H i g h team points went toBrown's Bar, 2866; CausewayLumber, 2801, and the LittleRuebs, 2791.

    Brown ' s Bar also bowledthe high single team score of1036- C r o s b y A l l e y wass e c o n d with 997 and went-worth Plastering t h i r d with983-

    High individual three-gameseries were won by RussellKuhn, 643; Dale Flickinger,630. and Jack Benson, 328.

    Standings tp date are:Team w L

    1-Chiclc's Service Station 16y, 31/1

    2-Brown's Bar 16 4

    3-Patrick Const. IS S4-B.Pool's Serv, S's. 14 65-The Little Ruebs 13 7

    6-Wentworth Plastering 12 8

    7-Causeway Lumber 12 8

    8-Araerican Legion 10 10

    9-Liberty Glass 9 11

    10.Fish & Assoc. g n

    11-Boca Tool and Gage g 12

    12-Crosby Alley Ins. g 12

    13-McLaughlin 8s Assoc. 7 13

    14-Reed's Barber Shop 6>/i 13/S

    15-Goldcoast Nursery 2 18

    16-Colonial pocking 2 IS

    Are CloseScores were close in the

    Boca Squares Bowling Leaguethis week at the Pomp a noLanes.

    High single games were wonby Mary Baker with 193/500and Joe Brescia with 221/584-

    Joanne s m i t h s o n came ac l o s e second with 191/475and Jack Jayn es with 204;/582.

    Standings to date are:Team Won Lost

    1-Boca Const.

    2-The Chef


    4-Team No. 3

    5-Rochette Motors

    6-Dees Garage


    8-Kenrich Blders9-Wolcott Southern

    10-Colf ax-Lock smith

    11-Jack's Barber12-Coastline Const.
















    101 1


    Mixed LeagueMembers of the All Stater

    Mixed League bowl Sunday atthe Deerfield Lanes.

    High games this week wentto Gladys colfax with 197 andto Oscar Hedden vath 203.

    High series went to Normanpreeman with 602 and GladysColfax with 567.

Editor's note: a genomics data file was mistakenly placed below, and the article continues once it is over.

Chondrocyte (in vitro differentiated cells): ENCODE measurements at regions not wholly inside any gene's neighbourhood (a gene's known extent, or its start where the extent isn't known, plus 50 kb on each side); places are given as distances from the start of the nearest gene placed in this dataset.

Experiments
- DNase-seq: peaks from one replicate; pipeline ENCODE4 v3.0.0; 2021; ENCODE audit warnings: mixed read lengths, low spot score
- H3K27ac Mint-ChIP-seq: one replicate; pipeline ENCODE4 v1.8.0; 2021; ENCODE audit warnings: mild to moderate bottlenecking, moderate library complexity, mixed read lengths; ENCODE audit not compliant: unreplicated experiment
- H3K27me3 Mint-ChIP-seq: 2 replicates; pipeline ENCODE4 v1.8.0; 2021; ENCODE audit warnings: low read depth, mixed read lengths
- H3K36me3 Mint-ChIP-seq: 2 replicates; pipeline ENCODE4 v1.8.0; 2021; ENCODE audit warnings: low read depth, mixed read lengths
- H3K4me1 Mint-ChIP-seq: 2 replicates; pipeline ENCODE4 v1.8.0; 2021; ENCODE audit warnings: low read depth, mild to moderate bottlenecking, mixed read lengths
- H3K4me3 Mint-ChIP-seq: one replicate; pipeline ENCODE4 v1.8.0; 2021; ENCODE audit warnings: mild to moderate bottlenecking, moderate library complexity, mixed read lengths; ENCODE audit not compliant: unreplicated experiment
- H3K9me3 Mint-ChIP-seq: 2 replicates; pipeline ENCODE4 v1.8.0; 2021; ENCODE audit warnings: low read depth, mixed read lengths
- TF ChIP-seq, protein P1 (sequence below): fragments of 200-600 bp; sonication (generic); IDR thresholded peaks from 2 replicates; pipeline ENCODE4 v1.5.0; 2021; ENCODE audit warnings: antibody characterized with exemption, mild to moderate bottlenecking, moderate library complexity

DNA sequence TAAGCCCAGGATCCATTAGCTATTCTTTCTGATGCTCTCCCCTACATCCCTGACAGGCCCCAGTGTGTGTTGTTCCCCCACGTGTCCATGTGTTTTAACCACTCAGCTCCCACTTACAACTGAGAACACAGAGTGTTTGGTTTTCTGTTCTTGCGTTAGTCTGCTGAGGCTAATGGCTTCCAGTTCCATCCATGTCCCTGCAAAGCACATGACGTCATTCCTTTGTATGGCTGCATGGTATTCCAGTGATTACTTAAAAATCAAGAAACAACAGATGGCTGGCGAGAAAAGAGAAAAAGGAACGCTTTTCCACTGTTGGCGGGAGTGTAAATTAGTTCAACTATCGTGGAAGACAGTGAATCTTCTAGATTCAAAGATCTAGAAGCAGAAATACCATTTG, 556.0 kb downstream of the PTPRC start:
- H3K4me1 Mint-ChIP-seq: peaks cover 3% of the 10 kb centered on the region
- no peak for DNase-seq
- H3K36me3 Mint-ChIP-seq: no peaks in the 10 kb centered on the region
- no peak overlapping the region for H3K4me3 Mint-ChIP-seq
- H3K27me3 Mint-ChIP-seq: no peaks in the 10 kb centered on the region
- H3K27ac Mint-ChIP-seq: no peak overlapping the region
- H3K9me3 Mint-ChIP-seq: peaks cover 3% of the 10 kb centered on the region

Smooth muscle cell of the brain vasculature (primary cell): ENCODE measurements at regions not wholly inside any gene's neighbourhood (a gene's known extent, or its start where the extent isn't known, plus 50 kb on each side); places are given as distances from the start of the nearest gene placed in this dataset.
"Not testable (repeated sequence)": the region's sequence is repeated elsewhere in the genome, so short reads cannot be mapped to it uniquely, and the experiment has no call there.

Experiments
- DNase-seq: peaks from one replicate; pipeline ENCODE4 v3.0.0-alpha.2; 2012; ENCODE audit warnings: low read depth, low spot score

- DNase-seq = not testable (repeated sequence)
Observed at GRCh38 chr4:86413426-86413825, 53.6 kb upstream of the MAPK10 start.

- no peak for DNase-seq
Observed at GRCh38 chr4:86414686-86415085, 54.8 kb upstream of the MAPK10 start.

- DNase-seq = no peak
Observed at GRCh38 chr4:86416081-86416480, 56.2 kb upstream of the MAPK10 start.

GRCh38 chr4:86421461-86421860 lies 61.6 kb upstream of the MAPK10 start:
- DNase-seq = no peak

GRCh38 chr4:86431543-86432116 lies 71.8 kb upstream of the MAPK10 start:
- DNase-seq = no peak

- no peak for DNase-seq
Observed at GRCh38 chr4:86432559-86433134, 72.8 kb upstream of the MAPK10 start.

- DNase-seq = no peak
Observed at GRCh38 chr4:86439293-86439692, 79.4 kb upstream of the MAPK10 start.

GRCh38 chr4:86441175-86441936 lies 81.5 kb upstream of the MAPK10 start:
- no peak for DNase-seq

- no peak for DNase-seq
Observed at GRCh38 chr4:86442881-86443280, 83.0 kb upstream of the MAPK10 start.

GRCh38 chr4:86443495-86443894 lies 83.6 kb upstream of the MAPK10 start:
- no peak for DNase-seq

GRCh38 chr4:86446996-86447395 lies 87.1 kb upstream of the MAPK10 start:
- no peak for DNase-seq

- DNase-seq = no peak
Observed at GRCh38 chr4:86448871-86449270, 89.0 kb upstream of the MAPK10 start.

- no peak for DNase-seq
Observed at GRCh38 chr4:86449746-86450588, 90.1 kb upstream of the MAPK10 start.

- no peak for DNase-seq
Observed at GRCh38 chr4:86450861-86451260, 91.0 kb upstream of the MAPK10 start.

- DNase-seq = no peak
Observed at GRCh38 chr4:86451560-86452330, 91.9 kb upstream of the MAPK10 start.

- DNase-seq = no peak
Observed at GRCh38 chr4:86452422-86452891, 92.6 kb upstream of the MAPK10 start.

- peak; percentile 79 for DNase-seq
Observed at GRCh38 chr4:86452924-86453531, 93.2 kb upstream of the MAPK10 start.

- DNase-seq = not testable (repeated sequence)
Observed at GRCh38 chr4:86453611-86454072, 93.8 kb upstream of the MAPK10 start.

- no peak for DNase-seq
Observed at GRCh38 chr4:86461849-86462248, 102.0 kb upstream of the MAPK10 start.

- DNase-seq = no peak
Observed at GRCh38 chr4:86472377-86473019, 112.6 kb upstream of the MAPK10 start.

Team standings to. date are:




    undersigned, desiring to engage in

    business under the fictitious name of;

    Accurate Bookkeeping Service

    20 South Dixie Highway

    Boca Raton, Florida

    intends to register the saidname with

    the Clerk o f the Circuit Court of P aim

    Beach County, Florida.

    / s / Vivian H. Higgins

    Kurzinger and Honchell

    Attorneys at Law

    K & H Building

    Boca Raton, Florida

    publish; Oct. 15, 22, 29 & Nov $, 1959.





    New Jersey

    New York













    Betty Zalba HighBetty zalba was high game

    winner in the Women's sea-shore League this week at theDeerfield Lanes with a scoreof 226- in the series the win-ners were Virginia Darby, 577,and jane Kane, 501.

    Standings to date are:


    NOTICE IS HEREBY GIVEN that theundersigned, desiring to engage inbusiness under the fictitious nameof;

    Boca Raton New And Usedintends to registerthe said name withthe Clerk of the Circuit Court of palmBeach County, Florida,

    / s / William D. payton

    / s / Chester Lee LawsonKufzinger and HonchellAttorneys at Law_K & H BuildingBoca Raton, Florida

    publish; oct. is, 22, 29 &Nov. s_ 1959.

    Teams1-Deerfield Lanes2-Huck Realty3-Ed's Hardware

    4-Pompano Lumber^-Deerfield Bank6-Doby Brick

    7-Arvida No. 18-Boca Gas

    9-Louis Bar

    10-Arvida No. 2

    Won1 613121 111





    1 11 1

    1 1


    1 8

    Openings RemainThere are still openings on

    the Deerfield Bantam Leaguefor any Boca Raton or Deer-field youngster over nine yearsof age. Players bowl Saturdaysa t 1Q a , m. a t t h e Deerfield